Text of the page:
The Holy Grail



The Holy Grail is generally considered to be the cup from which Christ drank at the Last Supper and the one used by Joseph of Arimathea to catch Christ's blood while interring Him and then took the object to Britain where he founded a line of guardians to keep it safe. The term "Grail" itself is believed to originate from the Latin 'gradale' meaning a dish used during a meal.

According to the tradition, the Chalice of the Last Supper was taken by St. Peter to Rome and became the Chalice of the Popes. That's why the Roman Canon for the Holy Mass refers to "hunc praclarum calicem", "this venerable Chalice" and not, as the original Canon, to "the Chalice". In 258 AD, during a persecution of the Christian and the confiscation of the treasures of the Church, after the killing of Pope Sixtus II, the young Spanish deacon managed to sent this precious relic to his parents home in Huesca/Spain for safeguarding. Three days later, he was tortured by the Emperor Valerian and died on an iron grill.

The Holy Chalice ("Grial" means "mortar-shaped chalice" in Old Spanish) was venerated in Huesca until the Muslim Moors invaded the country in 713 AD. The Chalice was hidden in a mountain cave in the Pyrenees, transferred to several Churches and eventually brought to the fortified monastery of San Juan de la Pena high above the Camino, the pilgrim path to Santiago de Compostela.

During the Spanish reconquista, the war against the Moors, the Christian king Alfonso II ordered the troubadour Guiot de Provins to write the first "Story of the Holy Grail". By putting it into an Arthurian context, Guiots mission was to inspirethe Christian knights to follow the example of the greatest knights of all times and go on a "Quest for the Holy Grail" and serve in the Spanish Wars. The Pope assured them the same blessings as the knights who head for the Holy Land and declared the reconquista officially a crusade.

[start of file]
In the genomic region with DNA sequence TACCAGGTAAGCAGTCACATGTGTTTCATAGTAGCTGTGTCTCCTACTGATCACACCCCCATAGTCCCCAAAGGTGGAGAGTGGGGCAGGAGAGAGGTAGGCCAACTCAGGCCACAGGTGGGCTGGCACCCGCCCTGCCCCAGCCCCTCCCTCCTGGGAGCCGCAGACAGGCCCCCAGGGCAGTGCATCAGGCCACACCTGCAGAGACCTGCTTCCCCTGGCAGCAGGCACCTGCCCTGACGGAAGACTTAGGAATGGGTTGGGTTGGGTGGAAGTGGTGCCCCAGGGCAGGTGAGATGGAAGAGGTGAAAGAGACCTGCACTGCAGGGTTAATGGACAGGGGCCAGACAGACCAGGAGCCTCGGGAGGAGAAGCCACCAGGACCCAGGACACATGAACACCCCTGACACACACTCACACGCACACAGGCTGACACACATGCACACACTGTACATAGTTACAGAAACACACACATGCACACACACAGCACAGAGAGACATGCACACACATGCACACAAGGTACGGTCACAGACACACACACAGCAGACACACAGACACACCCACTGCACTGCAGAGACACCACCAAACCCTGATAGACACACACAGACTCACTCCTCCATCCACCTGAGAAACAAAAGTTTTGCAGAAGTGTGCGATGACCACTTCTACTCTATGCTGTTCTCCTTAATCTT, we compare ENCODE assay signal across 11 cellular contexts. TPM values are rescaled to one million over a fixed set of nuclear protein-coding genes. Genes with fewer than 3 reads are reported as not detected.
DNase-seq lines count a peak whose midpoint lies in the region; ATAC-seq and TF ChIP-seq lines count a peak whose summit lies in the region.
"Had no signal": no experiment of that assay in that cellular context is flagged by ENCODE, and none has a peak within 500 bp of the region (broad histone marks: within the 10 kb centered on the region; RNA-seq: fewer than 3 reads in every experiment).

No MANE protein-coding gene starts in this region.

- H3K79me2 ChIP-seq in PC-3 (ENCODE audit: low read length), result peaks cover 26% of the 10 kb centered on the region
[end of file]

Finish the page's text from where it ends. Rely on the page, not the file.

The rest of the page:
In 1399, king Martin el humano ordered the transfer of the precious relic, which became a national symbol, to his royal palace in Zaragoza. Since 1437, the Chalice of the Last Supper of Our Lord Jesus Christ, the legendary "Holy Grail", is venerated in the Cathedral of Valencia, Spain.

In 1959 its veneration was officially recognized as an authentic relic by Blessed Pope John XXIII. On November 8, 1982, Pope John Paul II, on his visit to Spain, venerated the Holy Chalice and celebrating Holy Mass with it, again confirming its authenticity.

The Santo Caliz , as it is called in Spain, consists of three parts: The original chalice, a cup of thin, translucent Agate (its pattern gives it the appearance of flames under direct light), identified by archaeologists and art historians as a Syrian work of the 2nd/1st century BC (being of hellenistic style); a elliptical cup of chalcedony, bearing a strange inscription, most probably original patena, the vessel for the bread of the Last Supper, and, an addition of the 12th century, the golden construction which holds both vessels together and gives it the shape of a chalice (when, actually, during the time of Christ indeed cups were used for the wine), set with 28 pearls (one missing), two balaxes and two emeralds. The whole vessel is 17 cm or 7 inches in height.

This is a precise and very detailed REPLICA of the Holy Grail in a 60 % format, being 10 cm or 4 inches in height, officially released in a limited number by the Canons of the Cathedral of Valencia. Although it is of course NOT of stone and gold, it is a very detailed copy and, e.g., every little "pearl" is hand-fixed. Since it was touched to the original, it is a 2nd class relic and indeed a spiritual treasure, symbolizing the original gift of the Blessed Sacrament, the Holy Eucharist, in the night of the Last Supper in the Upper Room on Mount Zion in Jerusalem.